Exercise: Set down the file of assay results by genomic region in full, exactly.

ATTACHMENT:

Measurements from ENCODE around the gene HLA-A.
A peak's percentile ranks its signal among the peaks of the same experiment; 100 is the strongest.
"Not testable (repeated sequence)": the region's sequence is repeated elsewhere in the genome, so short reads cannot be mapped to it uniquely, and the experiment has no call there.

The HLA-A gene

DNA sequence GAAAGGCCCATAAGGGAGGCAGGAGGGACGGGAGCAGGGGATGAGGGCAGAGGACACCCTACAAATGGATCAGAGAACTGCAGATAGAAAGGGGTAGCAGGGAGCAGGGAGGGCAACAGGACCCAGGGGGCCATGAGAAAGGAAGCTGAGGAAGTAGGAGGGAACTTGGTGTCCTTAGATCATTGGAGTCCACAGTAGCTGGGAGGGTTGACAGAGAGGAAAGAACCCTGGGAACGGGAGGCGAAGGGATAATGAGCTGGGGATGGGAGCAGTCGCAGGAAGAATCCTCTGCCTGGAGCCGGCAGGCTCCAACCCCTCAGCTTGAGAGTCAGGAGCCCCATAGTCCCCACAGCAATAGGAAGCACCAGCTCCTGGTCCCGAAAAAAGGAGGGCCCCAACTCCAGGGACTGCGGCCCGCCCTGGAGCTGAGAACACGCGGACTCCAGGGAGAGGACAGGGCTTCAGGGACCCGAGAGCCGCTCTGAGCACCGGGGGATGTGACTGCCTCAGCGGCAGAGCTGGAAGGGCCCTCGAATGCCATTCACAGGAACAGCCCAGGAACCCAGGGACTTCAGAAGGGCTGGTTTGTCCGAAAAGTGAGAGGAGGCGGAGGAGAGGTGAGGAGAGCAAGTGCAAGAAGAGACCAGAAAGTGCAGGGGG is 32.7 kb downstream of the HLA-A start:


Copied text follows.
Measurements from ENCODE around the gene HLA-A.
A peak's percentile ranks its signal among the peaks of the same experiment; 100 is the strongest.
"Not testable (repeated sequence)": the region's sequence is repeated elsewhere in the genome, so short reads cannot be mapped to it uniquely, and the experiment has no call there.

The HLA-A gene

DNA sequence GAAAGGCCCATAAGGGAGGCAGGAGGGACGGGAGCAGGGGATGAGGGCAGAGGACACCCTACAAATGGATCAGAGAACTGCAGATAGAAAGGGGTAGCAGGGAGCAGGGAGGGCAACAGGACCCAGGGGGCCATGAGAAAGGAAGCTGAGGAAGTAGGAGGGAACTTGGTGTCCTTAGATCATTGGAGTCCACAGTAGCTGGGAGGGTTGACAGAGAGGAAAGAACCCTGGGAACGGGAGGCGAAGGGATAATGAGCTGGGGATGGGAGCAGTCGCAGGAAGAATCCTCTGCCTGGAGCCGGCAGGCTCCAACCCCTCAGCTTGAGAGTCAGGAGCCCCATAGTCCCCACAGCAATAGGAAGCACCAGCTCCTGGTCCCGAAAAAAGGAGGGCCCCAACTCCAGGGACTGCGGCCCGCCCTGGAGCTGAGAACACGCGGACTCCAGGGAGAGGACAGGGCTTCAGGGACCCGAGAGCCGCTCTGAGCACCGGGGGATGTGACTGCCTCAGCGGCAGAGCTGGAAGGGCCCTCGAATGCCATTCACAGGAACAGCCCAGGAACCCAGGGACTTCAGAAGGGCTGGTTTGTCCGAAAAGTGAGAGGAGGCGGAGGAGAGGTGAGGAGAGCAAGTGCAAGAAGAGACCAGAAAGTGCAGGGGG is 32.7 kb downstream of the HLA-A start: